Into Music Reviews: More New Music Sept/Oct 2023
Into Creative have the proverbial spring in our step at the moment, thanks in no small part to another bunch of poptastic tunes that have fair tickled our ears this past couple of weeks. But what are they? Well reader, do read on, see what we say then go dig out the tracks. Guaranteed you won’t be disappointed and if you are, then you are clearly dead from the neck up!!
Single: Unequal Division
Label: Last Night From Glasgow
We don’t do a Single of the Week over here at IC towers but if we did, Unequal Division by Quad90 would take the honours hands down. BBC Scotland’s Afternoon Show bestowed this as their Single of the Week and it’s easy to see why. This is the follow up to the wonderfully funky Le Blank and sees the band deliver another assured, confident track that exudes gorgeous melodies, harmonies and a slightly harder edged sound than on their debut release.
The star of the show here is the seamless inter-connectivity between the vocals and the music, complementing each other, not overbearing and with a solid production that allows the track its own space (and pace) on what is, put simply, an absolute earworm.
Quad90 are Amelia Lironi and Naomi Mackay and formed after meeting at music college. They are currently working on their debut album, recording at Green Door Studios in Glasgow. On the basis of the two tracks released to date, there is much to look forward to here. Definitely a band to watch out for.
EPs: John Peel Sessions 14.10.95 & 16.06.96
Label: Precious Recordings of London
Now, cards on the table time. Bis were a band I just could not get into when they were at their pomp in the mid to late 1990s. Personal choice I guess and as with some other bands and artists over the years, I’ve revisited and changed my mind a few times (though not always). Bis fall into the former category, in no small part due to Music For Animations release on Last Night Form Glasgow a couple of years ago. Taking stock, I discovered a band who can switch seamlessly from pop punk to indie to electro disco.
Precious Records of London have managed to source two excellent sessions the band did for John Peel and these recordings speak to the listener, encapsulating the band and capturing the zeitgeist on 10″ of vinyl here. The October 1995 session sees an early recording of Kandy Pop which simply explodes with Manda Rin’s urgency whereas Teen-C Power has a more straightforward indie rocker feel and with joint vocal sparring between Sci-Fi Steven and John Disco, which works well.
It’s worth pointing out that the band were all teenagers when recording these sessions and although there is only eight months between them, there is a definite difference between the two. The latter sees the band more adept, confident and expanding their sound though still retaining those pop sensibilities that come through on the October 1995 recording. Rebel Soul has cool planetary keyboard beeps that delve into The B-52s sound and why not, right? The closing We Love John Peel is great, ninety seconds, or so, of homage to the king of indie radio.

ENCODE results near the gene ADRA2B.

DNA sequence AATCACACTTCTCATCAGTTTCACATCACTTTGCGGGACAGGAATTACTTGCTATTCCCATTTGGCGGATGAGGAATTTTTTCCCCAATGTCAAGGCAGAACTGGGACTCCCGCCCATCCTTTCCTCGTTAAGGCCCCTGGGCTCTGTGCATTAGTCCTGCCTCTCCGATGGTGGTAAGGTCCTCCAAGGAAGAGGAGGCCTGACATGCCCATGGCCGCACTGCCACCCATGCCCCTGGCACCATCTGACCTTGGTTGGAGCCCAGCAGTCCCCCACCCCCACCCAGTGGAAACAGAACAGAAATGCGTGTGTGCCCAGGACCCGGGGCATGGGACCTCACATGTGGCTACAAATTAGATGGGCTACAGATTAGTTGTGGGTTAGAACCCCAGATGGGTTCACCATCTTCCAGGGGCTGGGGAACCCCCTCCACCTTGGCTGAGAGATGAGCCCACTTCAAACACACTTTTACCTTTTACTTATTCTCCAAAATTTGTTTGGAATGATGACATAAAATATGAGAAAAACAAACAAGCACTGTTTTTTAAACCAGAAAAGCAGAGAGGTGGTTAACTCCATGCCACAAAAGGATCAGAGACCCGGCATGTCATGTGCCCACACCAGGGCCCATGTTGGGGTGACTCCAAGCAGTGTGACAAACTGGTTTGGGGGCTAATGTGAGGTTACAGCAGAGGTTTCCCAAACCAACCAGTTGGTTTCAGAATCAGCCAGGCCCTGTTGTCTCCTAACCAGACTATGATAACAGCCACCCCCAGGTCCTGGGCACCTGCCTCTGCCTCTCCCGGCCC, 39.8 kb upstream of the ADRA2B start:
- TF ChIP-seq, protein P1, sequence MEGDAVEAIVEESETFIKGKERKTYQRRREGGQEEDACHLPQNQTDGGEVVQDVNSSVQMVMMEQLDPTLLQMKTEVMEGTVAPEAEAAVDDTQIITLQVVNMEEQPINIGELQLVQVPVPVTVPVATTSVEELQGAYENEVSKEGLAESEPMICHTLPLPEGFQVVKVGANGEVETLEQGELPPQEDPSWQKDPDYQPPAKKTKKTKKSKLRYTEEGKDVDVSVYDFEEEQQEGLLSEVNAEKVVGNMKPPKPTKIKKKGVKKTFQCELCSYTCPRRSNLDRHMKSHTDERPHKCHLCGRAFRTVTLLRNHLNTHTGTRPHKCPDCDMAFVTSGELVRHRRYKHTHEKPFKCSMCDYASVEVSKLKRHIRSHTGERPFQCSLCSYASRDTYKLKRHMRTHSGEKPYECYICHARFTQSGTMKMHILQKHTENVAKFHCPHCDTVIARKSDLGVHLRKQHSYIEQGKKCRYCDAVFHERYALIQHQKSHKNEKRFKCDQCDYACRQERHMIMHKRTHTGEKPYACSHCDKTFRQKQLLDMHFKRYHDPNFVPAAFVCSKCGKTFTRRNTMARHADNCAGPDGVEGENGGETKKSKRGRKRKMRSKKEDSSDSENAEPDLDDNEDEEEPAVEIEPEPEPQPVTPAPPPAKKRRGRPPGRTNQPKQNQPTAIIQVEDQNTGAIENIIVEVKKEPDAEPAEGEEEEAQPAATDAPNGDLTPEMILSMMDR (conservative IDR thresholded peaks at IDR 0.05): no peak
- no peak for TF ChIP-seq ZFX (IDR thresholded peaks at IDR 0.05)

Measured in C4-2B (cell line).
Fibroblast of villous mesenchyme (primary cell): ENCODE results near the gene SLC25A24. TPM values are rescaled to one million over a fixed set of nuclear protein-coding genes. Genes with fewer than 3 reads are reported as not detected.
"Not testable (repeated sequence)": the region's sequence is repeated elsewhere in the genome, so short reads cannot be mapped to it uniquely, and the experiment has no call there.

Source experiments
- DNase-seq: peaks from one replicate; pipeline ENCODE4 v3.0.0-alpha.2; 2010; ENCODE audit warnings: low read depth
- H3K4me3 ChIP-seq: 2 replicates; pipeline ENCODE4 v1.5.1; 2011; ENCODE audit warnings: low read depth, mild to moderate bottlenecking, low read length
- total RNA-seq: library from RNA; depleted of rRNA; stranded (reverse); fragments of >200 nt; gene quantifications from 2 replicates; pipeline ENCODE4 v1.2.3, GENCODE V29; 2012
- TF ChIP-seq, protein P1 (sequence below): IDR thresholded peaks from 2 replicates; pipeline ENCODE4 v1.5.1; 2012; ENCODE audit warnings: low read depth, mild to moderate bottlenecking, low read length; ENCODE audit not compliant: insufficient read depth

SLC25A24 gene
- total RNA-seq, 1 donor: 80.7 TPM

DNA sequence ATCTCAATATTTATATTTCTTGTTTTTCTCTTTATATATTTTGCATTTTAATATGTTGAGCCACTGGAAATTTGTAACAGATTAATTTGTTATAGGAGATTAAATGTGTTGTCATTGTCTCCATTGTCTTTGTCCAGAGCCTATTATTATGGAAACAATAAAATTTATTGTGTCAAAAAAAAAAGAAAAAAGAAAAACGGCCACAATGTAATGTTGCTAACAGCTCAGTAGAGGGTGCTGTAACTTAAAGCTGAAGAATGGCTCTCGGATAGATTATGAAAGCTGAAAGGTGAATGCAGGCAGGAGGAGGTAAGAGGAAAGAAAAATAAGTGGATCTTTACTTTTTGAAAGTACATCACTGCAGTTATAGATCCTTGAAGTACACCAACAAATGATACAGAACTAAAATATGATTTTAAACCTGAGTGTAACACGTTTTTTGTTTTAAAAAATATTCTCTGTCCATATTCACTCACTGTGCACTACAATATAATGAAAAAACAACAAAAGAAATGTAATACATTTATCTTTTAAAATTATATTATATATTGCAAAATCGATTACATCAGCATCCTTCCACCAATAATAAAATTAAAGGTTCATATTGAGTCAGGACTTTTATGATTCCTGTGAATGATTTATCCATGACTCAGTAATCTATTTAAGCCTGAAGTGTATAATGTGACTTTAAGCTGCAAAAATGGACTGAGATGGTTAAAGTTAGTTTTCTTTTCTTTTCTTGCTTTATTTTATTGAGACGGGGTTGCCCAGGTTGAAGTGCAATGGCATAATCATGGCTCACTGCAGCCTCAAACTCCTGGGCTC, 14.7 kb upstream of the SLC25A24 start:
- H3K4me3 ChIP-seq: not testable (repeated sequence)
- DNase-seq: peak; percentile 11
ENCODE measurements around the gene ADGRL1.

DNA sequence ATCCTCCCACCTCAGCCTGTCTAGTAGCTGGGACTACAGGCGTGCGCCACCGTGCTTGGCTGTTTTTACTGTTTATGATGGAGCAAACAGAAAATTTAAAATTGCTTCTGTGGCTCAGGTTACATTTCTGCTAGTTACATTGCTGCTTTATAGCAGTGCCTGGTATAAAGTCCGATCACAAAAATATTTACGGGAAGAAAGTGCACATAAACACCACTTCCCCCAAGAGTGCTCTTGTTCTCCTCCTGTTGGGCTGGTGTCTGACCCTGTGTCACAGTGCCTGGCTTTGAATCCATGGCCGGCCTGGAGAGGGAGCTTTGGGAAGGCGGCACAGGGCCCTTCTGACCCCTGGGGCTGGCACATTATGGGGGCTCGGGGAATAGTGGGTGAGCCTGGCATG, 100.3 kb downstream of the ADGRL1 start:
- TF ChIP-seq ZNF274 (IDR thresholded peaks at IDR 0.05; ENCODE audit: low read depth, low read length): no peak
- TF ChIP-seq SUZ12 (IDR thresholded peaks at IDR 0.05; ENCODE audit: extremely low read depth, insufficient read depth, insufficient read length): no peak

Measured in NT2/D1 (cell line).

Artist: The Radio Field
LP: Don’ts and Dos
Label: Subjangle Records
Stick on the first track Clover and if you don’t instantly like it, have a word with yourself, and play it again. This is straight up jangle pop, guitar motifs a-go-go, harmonies and melodies and gentle vocals that soothe the soul. After you’ve played Clover twice (it’s that good), the chances are you’ll do the same with the rockier Valhalla which has an annoyingly brilliant riff to it.
There has to be a dip though, surely? Nope, next up is Other One which features the textured vocals of Phantom Handshakes and it’s achingly tremulous. The Radio Field are a Dusseldorf based outfit, the brainchild of Lars Schmidt (ex of Subterfuge).
Disorder is a grander, bolder, skyscraping tower of a song that hints at slacker, shoegaze and indie warmth. The type of track many of those bands in the 90’s tried to pull off and, why they might have had the look behind their raybans and floppy hair, not many had a tune of this calibre.
Quite frankly I could extol the virtues of every song on his album. There is variety at every turn. Each track surprises (pleasantly) and at thirty-two minutes for ten tracks, it’s lean, rich and perfectly formed. The Radio Field have delivered a flawless album here and it is one that deserves to be heard far and wide. So what you waiting for?
Head over to The Radio Field Bandcamp page here for more on the album and the band.